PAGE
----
The Evolution of AEC Professional Silos

Project Team Advances the Project Delivery Process for California Hospital Reskin Project

Overview

Authors

Photo of David Olsen, AIA

David Olsen, AIA

Senior Associate

Ratcliff Architects

dolsen@ratcliffarch.com

Photo of Megan Leon, P.E.

Megan Leon, P.E.

Design Engineer

Estructure

melon@estruc.com

Photo of Christopher Chiuchiolo, LEED AP

Christopher Chiuchiolo, LEED AP

Project Manager

Swinerton

cchiuchiolo@swinerton.com

Photo of Andrea Bono, P.E., LEED AP BD+C

Andrea Bono, P.E., LEED AP BD+C

Senior Consulting Engineer – Building Technology

abbono@sgh.com

Photo of Nick Rustia, P.E.

Nick Rustia, P.E.

Facilities Development, Project Manager

John Muir Health

nick.rustia@johnmuirhealth.com

Photo of Diane T Sands, MLIS, MFA, MS-GIST

Diane T Sands, MLIS, MFA, MS-GIST

Librarian

Ratcliff Architects

dsands@ratcliffarch.com


Keywords


Abstract

Healthcare projects in northern California require specialized knowledge to navigate regulation, technological advancements, and project execution during construction administration. The key stakeholders in the success of traditional design-bid-build project delivery are the owner, architect, and contractor. These project team members must navigate the healthcare project process, which provides a series of regulation challenges. As practitioners of the Architecture-Engineering-Construction (AEC) industry, we are responsible for responding to these challenges through our professional lenses. Our previous insights and biases provide both opportunities for pitfalls and triumphs. The scope of the re-cladding project at John Muir Medical Center included replacing the existing exterior cladding, fenestration, and repairing the existing non-structural spandrel light gauged steel framing. The case study will focus on three parts: identifying the scope of the project exterior facade repair, understanding the framework between each project team members, and providing insights into how to improve the project process for the benefit of future projects. The owner, architect, and contractor will provide examples of the triumphs and failures during the process resulting from the project delivery method. The goal of this paper is to explore how the project team can elevate our profession by providing creative solutions to the contractual and regulation challenges discovered while working on healthcare projects.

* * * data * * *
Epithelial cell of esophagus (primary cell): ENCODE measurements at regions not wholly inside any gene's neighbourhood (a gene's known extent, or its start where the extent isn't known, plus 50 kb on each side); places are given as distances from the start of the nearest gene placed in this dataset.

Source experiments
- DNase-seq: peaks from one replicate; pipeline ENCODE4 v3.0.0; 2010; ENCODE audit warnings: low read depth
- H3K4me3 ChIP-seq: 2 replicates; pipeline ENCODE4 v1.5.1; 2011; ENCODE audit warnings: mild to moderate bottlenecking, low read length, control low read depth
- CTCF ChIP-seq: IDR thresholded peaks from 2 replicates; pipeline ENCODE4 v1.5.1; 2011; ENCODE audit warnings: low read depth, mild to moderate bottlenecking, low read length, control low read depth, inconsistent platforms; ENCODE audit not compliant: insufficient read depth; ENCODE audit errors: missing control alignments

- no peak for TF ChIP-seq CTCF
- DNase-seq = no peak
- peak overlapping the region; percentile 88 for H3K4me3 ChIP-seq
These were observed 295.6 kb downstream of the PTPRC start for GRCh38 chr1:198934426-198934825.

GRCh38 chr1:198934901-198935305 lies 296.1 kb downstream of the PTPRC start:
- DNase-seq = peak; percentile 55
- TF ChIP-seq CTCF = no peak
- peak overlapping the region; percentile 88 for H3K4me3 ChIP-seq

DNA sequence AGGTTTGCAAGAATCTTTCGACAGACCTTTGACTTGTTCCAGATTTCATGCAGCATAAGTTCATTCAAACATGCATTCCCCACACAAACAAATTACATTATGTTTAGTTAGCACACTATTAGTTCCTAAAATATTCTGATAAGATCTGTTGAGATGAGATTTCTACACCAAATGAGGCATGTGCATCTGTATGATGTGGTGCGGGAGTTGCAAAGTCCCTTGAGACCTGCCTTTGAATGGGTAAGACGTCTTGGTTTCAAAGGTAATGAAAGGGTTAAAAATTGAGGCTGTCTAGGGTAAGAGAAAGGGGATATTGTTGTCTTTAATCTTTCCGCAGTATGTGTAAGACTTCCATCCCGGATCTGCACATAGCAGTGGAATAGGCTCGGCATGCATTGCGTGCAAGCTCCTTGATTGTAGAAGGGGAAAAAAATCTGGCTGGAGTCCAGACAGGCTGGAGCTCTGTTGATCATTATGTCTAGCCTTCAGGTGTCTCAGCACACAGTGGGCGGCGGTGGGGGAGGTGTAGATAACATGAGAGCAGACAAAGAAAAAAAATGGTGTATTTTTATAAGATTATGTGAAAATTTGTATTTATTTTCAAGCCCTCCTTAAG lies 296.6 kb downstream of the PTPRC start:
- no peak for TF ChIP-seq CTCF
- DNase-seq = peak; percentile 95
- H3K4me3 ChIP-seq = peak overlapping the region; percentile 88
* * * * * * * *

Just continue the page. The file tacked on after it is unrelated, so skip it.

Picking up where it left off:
Part 1 – Project Background

Scope of the project

John Muir Medical Center is a 554-licensed bed hospital with a Level II Trauma Center located in Walnut Creek, California. The project site is composed of a

Members Only

Part 2 – Understanding Project Team Relationships

Regulation and Administrative Code

The authority with jurisdiction over plan review approval for hospital buildings is the Office of Statewide Health Planning and Development (OSHPD). Building code regulation in California is

Members Only

Part 3 – Improving Process for the Benefit of Future Projects

Project Delivery – Design-Bid-Build

This project implemented the Design-Bid-Build project delivery method. This is the traditional project delivery method that most owners, architects, and contractors are familiar with. This project delivery

Members Only

Conclusion and Future Work

In conclusion, the traditional contractual relationships between the owner, architect, and general contractor are established in our work processes. By editing our processes to better understand how to bridge the

Members Only

Acknowledgements

The authors would like to thank their office leadership for their support.

Rights and Permissions

Allen, Don.2017. “Design of By-Pass Slip Connectors in Cold-Formed Steel Construction.” Tech Note F103-17. Cold-Formed Steel Engineers Institute, February,1-9.

American Institute of Architects. 2013. Architect’s Handbook of Professional Practice. New York: Wiley.

American Institute of Architects and AIA California Council. 2006. "Integrated Project Delivery: A Guide". 21-22.

Friedlander, Mark C. 2011. “Construction project delivery methods: Which is best for you?” https://www.isba.org/sections/construction/newsletter/2011/05/constructionprojectdeliverymethods. Accessed on XXX

Kersh, Jeffery S., and Thomas Castle. 2005. "Designing for Drift…Is Lateral Drift Accommodation in Exteriors Really Possible? “Structure Magazine, 20-23.

Kersh, Jeffery S., and Thomas Castle. 2006. “Lateral Drift Accommodation in Exterior Wall Systems.” SEAOC Convention, San Diego, CA.

Liker, Jeffery K. 2004. The Toyota Way. New York: McGraw-Hill.